Poor Women Describe Success To First Lady
Hillary Rodham Clinton said she came to the Indian subcontinent to learn, and her teachers on Monday were the women of a tiny Hindu village.
They taught her how to drape a sari, they taught her how to wear the teep - a decorative red dot on the forehead - and they taught her about how their lives have changed for the better.
Moishahati is a Grameen Bank village, one of 35,000 in impoverished Bangladesh where the rural poor can get small loans to make fish nets, keep bees, buy cows, or maybe one day get enough land for a house.
Women in a rainbow of saris gathered in the village courtyard for a testimony meeting of sorts, eager to tell Mrs. Clinton about their success stories and the opposition they had overcome.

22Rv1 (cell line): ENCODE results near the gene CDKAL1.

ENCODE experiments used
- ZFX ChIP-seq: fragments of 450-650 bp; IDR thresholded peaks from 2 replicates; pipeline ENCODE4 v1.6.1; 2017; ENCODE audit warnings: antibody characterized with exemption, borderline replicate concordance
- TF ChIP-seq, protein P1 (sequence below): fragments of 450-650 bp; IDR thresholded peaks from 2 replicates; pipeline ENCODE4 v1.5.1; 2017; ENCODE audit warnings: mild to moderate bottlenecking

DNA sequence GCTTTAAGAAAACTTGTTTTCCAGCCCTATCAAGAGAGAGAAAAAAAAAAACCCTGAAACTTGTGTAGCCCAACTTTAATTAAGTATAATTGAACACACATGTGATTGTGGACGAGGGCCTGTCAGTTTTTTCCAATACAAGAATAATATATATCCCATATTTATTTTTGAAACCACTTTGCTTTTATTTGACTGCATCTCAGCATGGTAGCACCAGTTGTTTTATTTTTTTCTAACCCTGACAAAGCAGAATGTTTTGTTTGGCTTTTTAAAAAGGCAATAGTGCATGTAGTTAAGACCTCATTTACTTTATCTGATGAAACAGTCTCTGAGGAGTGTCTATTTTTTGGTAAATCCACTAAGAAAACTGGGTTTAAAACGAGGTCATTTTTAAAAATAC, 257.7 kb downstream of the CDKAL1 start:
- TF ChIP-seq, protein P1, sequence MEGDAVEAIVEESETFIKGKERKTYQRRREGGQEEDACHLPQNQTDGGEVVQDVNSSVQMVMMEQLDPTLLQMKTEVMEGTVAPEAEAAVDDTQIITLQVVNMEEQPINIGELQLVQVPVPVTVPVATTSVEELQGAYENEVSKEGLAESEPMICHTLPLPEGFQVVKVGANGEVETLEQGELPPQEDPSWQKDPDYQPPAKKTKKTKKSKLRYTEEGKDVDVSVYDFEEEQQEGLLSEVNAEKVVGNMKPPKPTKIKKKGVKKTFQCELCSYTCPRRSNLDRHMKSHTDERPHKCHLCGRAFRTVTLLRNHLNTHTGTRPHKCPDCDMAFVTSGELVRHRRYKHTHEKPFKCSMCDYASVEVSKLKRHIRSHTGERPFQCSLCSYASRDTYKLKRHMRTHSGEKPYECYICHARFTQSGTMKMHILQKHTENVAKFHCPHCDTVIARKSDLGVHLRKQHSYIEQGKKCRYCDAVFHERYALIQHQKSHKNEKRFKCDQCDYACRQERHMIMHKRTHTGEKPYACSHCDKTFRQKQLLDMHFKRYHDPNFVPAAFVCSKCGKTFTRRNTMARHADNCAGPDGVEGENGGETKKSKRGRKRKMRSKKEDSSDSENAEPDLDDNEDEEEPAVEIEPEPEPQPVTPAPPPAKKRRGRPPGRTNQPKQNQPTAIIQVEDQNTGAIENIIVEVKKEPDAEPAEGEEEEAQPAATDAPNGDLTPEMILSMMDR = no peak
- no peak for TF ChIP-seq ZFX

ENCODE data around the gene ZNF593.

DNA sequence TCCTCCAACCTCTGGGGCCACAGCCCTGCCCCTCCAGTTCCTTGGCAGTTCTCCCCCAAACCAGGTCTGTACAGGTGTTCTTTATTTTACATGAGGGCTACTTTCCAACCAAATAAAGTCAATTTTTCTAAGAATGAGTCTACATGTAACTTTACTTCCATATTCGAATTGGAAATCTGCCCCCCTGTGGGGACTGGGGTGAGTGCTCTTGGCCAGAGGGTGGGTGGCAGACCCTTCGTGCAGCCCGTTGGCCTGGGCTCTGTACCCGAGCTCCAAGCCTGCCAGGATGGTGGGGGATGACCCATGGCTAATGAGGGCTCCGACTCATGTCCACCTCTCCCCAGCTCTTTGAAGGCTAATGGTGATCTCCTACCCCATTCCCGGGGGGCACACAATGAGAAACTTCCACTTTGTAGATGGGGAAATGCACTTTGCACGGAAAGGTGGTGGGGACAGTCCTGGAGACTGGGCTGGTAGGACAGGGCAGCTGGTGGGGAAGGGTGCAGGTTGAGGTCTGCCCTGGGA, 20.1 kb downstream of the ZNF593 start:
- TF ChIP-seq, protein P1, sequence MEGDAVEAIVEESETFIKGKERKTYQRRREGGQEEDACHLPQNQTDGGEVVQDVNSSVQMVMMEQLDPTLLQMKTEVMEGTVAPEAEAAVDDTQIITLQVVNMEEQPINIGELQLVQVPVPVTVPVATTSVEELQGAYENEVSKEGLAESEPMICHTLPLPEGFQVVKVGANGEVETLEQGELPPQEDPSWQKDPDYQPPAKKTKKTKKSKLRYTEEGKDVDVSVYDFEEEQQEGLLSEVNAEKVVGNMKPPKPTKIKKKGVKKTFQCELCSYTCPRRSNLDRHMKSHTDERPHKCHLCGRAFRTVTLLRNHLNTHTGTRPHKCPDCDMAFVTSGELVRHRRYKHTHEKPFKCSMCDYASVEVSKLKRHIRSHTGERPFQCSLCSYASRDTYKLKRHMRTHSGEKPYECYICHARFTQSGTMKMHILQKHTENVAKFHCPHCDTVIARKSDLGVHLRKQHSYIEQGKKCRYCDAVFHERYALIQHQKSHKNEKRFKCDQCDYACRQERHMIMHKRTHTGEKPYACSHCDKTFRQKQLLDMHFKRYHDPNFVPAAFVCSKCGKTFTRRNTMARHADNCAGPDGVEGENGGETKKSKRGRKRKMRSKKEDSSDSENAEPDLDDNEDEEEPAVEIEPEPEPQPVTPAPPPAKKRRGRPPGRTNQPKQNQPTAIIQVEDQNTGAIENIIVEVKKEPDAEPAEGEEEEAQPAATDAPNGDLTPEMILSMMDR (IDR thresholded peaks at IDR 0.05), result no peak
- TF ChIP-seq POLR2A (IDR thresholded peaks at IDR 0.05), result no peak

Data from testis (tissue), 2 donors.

One woman proudly told Mrs. Clinton that where once she had nothing to eat, “now I have built a house for myself with a Grameen Bank loan, I have my bed, I have chickens … I have cattle, I can eat enough, I send my children to school, I keep everything clean.”
These are no small feats in a country where 45 percent of the population lives in poverty, malnutrition is high and only 20 percent of women are literate.
Grameen is a very unconventional bank, serving almost as a way of life and a declaration of independence for women in this male-dominated culture.
Started in 1976, the bank now serves more than 2 million people, with a repayment rate of 98 percent on loans averaging little more than $100. About 94 percent of the borrowers are women.
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